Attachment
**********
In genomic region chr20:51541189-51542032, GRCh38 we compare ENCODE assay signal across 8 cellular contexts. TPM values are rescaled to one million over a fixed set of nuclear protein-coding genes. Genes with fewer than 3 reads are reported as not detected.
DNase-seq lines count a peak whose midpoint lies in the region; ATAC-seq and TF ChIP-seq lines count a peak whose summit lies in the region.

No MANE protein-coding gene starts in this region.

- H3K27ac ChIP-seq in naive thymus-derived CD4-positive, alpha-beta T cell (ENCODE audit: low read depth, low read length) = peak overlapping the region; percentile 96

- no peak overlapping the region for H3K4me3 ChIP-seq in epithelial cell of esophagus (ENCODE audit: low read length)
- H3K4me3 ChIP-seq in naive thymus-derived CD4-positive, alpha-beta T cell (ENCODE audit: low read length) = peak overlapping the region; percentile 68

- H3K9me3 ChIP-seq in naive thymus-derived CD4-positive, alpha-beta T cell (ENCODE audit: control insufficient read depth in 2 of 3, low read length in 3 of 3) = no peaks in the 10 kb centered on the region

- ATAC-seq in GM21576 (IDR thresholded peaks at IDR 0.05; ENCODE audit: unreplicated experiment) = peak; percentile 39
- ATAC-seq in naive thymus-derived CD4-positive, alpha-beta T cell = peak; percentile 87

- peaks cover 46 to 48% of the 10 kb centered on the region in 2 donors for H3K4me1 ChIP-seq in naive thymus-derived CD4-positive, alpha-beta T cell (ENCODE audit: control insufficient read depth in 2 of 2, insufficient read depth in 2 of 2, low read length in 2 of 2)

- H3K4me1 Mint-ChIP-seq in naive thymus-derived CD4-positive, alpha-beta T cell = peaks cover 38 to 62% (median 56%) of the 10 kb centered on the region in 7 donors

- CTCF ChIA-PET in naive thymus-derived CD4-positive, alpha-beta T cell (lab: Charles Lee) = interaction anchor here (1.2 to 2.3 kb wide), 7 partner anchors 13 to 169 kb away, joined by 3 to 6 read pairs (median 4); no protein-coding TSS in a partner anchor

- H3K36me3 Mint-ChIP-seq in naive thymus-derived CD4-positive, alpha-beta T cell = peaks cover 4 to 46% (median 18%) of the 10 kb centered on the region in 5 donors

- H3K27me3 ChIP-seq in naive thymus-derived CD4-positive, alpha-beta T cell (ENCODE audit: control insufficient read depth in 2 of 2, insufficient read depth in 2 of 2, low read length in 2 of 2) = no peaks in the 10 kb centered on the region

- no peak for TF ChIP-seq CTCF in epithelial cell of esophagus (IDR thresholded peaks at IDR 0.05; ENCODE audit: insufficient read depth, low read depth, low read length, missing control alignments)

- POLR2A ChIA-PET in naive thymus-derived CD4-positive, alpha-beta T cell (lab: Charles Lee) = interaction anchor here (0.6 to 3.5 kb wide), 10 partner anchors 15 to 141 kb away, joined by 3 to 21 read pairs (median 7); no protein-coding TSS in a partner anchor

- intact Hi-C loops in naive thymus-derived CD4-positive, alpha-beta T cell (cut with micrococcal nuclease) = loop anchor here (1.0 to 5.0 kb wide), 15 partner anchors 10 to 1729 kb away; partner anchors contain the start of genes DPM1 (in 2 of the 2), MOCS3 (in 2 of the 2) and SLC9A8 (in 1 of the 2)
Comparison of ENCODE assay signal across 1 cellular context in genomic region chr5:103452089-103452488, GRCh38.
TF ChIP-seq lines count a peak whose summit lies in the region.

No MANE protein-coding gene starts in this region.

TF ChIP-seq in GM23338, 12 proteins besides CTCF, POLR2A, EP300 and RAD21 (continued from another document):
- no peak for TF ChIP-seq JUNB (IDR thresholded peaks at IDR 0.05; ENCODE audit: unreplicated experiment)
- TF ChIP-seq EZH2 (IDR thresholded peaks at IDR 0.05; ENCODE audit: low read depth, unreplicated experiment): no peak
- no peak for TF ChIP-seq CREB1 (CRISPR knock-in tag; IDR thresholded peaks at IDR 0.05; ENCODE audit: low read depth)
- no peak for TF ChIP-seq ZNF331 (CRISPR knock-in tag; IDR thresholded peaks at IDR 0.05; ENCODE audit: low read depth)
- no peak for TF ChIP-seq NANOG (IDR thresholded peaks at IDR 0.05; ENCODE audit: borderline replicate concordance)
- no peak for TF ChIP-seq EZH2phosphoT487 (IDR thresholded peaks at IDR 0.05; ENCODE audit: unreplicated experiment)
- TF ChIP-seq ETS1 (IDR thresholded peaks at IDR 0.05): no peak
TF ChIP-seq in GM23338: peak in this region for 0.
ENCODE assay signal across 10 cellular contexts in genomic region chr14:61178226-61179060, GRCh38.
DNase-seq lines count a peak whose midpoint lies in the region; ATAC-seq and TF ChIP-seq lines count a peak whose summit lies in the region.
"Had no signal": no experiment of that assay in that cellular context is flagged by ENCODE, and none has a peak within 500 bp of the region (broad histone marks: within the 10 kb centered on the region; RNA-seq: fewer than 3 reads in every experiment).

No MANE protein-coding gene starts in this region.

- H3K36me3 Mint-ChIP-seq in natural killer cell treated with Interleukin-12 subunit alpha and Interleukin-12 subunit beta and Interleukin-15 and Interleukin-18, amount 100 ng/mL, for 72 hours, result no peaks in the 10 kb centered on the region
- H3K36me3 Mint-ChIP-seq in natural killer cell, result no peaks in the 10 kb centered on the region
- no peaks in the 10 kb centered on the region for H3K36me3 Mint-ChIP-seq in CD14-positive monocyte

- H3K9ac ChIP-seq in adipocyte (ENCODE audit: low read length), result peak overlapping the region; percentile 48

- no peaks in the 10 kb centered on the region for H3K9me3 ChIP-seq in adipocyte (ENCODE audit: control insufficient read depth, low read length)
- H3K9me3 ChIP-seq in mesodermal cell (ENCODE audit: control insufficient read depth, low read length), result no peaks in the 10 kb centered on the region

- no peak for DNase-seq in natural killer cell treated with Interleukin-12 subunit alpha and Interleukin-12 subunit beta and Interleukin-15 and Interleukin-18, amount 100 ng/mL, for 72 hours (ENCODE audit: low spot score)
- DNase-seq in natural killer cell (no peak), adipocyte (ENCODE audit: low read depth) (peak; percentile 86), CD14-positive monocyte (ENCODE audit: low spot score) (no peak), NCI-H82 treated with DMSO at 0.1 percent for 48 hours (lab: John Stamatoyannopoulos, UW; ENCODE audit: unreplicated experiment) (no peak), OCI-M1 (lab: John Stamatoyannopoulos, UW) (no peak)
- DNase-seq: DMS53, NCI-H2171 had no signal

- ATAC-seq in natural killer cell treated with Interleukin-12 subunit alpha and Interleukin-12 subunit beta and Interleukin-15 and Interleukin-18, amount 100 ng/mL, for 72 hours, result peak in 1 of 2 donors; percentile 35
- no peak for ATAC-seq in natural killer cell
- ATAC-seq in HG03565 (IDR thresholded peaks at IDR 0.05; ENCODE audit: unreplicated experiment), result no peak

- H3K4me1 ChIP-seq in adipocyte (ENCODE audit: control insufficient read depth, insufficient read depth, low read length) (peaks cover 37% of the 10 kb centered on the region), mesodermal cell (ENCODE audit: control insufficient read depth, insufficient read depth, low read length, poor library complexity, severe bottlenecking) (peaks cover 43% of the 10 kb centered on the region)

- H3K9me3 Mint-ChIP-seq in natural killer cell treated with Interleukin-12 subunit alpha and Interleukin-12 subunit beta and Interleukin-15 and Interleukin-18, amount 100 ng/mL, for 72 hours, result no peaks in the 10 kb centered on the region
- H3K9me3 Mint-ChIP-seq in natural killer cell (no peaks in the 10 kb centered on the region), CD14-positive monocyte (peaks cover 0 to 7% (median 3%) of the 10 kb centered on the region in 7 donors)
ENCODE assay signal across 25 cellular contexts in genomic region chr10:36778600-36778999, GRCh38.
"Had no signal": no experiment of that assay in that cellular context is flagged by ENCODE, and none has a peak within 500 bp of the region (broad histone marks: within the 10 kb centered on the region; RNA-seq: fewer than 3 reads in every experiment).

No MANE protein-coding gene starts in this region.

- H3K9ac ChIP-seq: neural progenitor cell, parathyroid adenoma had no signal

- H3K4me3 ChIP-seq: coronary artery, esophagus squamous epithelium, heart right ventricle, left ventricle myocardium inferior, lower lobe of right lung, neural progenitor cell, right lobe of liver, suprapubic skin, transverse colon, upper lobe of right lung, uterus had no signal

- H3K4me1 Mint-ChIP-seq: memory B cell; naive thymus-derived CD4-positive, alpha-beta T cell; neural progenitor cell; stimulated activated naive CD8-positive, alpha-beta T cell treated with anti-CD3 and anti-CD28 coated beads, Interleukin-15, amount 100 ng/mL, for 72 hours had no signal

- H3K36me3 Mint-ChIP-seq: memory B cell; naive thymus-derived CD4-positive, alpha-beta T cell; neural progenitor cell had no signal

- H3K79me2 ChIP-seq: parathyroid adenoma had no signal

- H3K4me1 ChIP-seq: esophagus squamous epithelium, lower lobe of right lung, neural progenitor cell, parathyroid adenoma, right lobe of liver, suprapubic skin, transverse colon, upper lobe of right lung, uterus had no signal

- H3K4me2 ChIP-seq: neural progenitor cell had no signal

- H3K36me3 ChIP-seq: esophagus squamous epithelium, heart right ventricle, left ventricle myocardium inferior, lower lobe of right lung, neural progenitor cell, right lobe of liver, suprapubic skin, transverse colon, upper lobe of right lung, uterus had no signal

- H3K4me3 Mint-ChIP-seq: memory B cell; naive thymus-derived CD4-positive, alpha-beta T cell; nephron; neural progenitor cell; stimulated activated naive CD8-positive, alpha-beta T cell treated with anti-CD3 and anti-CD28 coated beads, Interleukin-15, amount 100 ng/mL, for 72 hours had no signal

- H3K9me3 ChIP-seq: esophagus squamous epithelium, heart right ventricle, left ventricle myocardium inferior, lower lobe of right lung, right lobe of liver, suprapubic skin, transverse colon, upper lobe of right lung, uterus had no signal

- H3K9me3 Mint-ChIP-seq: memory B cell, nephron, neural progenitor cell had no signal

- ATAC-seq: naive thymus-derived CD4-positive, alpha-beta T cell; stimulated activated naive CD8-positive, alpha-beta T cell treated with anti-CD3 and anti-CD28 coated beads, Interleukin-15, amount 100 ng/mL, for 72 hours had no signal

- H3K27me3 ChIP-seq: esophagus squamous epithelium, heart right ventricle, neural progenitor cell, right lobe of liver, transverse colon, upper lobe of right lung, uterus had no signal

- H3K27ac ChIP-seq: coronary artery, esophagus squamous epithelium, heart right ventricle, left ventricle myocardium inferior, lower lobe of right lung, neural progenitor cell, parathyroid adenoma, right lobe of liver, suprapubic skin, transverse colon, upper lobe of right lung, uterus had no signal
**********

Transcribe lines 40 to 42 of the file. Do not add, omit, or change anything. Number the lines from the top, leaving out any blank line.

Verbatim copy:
- no peak for DNase-seq in natural killer cell treated with Interleukin-12 subunit alpha and Interleukin-12 subunit beta and Interleukin-15 and Interleukin-18, amount 100 ng/mL, for 72 hours (ENCODE audit: low spot score)
- DNase-seq in natural killer cell (no peak), adipocyte (ENCODE audit: low read depth) (peak; percentile 86), CD14-positive monocyte (ENCODE audit: low spot score) (no peak), NCI-H82 treated with DMSO at 0.1 percent for 48 hours (lab: John Stamatoyannopoulos, UW; ENCODE audit: unreplicated experiment) (no peak), OCI-M1 (lab: John Stamatoyannopoulos, UW) (no peak)
- DNase-seq: DMS53, NCI-H2171 had no signal